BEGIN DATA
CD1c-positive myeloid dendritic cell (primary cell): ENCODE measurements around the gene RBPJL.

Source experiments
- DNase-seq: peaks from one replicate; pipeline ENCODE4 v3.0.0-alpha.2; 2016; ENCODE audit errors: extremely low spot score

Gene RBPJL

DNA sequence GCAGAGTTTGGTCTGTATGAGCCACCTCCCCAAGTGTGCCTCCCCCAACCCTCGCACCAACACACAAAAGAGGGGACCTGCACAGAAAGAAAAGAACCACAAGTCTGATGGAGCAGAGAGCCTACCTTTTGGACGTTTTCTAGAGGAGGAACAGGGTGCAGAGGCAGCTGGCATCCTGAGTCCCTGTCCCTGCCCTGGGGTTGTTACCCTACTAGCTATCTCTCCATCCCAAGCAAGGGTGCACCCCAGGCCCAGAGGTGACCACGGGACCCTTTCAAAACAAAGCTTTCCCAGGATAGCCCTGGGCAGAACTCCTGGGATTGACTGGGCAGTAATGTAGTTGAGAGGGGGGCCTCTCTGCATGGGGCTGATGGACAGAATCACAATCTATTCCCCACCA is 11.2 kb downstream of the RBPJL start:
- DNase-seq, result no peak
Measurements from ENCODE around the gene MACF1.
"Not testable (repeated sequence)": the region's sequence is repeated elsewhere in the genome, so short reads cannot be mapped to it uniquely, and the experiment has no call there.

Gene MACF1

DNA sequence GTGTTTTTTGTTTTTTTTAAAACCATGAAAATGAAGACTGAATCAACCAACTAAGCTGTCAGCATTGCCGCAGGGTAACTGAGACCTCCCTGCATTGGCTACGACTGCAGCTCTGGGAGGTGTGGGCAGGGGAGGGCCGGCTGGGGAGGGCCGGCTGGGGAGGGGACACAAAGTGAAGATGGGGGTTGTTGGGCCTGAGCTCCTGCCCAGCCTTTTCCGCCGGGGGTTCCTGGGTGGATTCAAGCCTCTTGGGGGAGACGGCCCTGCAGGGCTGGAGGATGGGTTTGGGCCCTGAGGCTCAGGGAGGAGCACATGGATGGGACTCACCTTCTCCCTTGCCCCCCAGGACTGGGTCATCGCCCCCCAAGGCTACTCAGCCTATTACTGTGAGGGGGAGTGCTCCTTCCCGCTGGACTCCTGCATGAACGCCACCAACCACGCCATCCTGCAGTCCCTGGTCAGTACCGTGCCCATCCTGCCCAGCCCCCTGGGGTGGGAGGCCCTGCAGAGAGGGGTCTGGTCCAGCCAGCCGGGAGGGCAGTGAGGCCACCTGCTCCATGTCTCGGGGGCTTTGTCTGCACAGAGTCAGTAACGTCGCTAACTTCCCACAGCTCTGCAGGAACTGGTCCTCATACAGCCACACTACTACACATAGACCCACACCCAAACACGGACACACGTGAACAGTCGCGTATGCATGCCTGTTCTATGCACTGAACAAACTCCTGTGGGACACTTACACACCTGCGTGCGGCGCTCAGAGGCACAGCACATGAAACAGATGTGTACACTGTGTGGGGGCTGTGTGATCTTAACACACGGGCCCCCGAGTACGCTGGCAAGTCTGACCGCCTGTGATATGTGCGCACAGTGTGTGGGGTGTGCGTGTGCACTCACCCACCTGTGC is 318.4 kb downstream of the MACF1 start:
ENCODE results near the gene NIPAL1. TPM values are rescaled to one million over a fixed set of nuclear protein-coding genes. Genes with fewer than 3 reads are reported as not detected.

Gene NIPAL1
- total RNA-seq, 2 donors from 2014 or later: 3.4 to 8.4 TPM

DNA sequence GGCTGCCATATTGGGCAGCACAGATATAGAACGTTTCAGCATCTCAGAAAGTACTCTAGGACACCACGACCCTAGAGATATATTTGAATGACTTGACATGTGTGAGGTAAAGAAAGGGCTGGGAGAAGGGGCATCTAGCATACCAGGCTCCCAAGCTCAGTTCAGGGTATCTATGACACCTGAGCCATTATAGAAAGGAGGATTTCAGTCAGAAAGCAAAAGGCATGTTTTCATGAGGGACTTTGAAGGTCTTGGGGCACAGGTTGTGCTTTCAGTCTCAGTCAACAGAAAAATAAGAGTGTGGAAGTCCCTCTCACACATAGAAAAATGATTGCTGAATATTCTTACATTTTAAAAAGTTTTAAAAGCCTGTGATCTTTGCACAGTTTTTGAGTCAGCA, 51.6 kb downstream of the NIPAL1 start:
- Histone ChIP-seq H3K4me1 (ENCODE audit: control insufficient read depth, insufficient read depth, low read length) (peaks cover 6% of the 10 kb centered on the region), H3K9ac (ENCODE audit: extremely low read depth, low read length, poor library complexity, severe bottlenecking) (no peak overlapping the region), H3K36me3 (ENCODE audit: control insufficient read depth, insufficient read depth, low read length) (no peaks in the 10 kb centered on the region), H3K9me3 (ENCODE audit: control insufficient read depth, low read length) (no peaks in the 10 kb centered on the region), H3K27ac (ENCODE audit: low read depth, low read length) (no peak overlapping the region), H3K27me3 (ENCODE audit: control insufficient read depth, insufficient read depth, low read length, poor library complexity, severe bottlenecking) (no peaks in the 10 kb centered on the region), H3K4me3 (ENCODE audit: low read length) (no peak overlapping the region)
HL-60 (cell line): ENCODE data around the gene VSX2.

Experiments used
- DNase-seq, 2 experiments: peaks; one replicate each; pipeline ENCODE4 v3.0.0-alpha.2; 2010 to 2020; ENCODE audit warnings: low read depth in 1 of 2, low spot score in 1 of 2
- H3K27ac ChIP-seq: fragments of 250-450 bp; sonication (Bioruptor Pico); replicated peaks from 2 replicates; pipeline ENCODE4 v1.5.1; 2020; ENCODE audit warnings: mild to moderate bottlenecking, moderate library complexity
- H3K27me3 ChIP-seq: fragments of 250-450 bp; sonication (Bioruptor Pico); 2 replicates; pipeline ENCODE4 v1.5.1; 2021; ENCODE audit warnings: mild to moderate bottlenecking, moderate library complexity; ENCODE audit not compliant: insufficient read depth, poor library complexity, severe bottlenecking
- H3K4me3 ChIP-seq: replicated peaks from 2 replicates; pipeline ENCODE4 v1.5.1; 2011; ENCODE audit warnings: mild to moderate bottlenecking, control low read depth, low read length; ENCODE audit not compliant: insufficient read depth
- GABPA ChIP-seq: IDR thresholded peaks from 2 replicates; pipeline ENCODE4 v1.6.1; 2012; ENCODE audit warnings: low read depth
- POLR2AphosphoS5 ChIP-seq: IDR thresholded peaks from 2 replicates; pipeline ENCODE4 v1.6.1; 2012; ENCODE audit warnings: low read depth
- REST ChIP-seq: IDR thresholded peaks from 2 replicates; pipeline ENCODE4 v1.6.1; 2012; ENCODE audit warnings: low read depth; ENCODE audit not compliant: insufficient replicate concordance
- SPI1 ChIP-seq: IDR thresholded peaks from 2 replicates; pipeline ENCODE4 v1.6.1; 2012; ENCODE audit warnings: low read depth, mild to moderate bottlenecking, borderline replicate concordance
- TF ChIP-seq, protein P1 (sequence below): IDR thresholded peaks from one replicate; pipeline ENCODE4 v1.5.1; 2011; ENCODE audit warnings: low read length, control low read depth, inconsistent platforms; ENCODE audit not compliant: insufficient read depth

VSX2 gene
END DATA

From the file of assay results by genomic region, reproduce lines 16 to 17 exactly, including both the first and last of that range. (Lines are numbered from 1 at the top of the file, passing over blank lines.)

HL-60 (cell line): ENCODE data around the gene VSX2.

Experiments used